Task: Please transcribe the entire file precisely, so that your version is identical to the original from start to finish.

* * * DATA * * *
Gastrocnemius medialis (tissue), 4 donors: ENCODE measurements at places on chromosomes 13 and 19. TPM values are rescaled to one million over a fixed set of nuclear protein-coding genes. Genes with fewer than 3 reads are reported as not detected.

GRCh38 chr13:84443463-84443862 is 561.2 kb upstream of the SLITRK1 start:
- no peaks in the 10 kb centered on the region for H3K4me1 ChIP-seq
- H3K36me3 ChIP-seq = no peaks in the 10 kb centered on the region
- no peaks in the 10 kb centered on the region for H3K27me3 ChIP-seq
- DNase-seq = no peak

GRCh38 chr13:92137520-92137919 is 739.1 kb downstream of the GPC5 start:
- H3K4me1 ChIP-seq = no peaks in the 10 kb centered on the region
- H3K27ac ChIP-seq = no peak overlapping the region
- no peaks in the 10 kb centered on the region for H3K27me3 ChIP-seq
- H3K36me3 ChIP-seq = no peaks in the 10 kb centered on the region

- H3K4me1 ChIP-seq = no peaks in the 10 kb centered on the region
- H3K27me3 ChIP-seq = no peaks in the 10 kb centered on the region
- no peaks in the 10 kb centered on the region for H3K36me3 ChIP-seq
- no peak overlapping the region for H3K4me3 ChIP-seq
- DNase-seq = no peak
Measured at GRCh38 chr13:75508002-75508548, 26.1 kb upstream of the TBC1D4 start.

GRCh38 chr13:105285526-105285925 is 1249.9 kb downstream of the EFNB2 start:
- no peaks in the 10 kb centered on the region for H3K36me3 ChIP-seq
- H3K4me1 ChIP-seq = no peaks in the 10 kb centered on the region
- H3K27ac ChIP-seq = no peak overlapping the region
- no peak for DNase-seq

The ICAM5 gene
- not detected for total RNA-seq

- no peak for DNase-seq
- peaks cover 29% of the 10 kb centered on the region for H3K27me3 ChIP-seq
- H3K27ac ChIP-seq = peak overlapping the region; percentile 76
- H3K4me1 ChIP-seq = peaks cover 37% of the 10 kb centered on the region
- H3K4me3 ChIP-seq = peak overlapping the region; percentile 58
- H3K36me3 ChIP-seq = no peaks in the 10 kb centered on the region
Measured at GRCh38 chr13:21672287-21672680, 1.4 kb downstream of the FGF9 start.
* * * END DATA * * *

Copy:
Gastrocnemius medialis (tissue), 4 donors: ENCODE measurements at places on chromosomes 13 and 19. TPM values are rescaled to one million over a fixed set of nuclear protein-coding genes. Genes with fewer than 3 reads are reported as not detected.

GRCh38 chr13:84443463-84443862 is 561.2 kb upstream of the SLITRK1 start:
- no peaks in the 10 kb centered on the region for H3K4me1 ChIP-seq
- H3K36me3 ChIP-seq = no peaks in the 10 kb centered on the region
- no peaks in the 10 kb centered on the region for H3K27me3 ChIP-seq
- DNase-seq = no peak

GRCh38 chr13:92137520-92137919 is 739.1 kb downstream of the GPC5 start:
- H3K4me1 ChIP-seq = no peaks in the 10 kb centered on the region
- H3K27ac ChIP-seq = no peak overlapping the region
- no peaks in the 10 kb centered on the region for H3K27me3 ChIP-seq
- H3K36me3 ChIP-seq = no peaks in the 10 kb centered on the region

- H3K4me1 ChIP-seq = no peaks in the 10 kb centered on the region
- H3K27me3 ChIP-seq = no peaks in the 10 kb centered on the region
- no peaks in the 10 kb centered on the region for H3K36me3 ChIP-seq
- no peak overlapping the region for H3K4me3 ChIP-seq
- DNase-seq = no peak
Measured at GRCh38 chr13:75508002-75508548, 26.1 kb upstream of the TBC1D4 start.

GRCh38 chr13:105285526-105285925 is 1249.9 kb downstream of the EFNB2 start:
- no peaks in the 10 kb centered on the region for H3K36me3 ChIP-seq
- H3K4me1 ChIP-seq = no peaks in the 10 kb centered on the region
- H3K27ac ChIP-seq = no peak overlapping the region
- no peak for DNase-seq

The ICAM5 gene
- not detected for total RNA-seq

- no peak for DNase-seq
- peaks cover 29% of the 10 kb centered on the region for H3K27me3 ChIP-seq
- H3K27ac ChIP-seq = peak overlapping the region; percentile 76
- H3K4me1 ChIP-seq = peaks cover 37% of the 10 kb centered on the region
- H3K4me3 ChIP-seq = peak overlapping the region; percentile 58
- H3K36me3 ChIP-seq = no peaks in the 10 kb centered on the region
Measured at GRCh38 chr13:21672287-21672680, 1.4 kb downstream of the FGF9 start.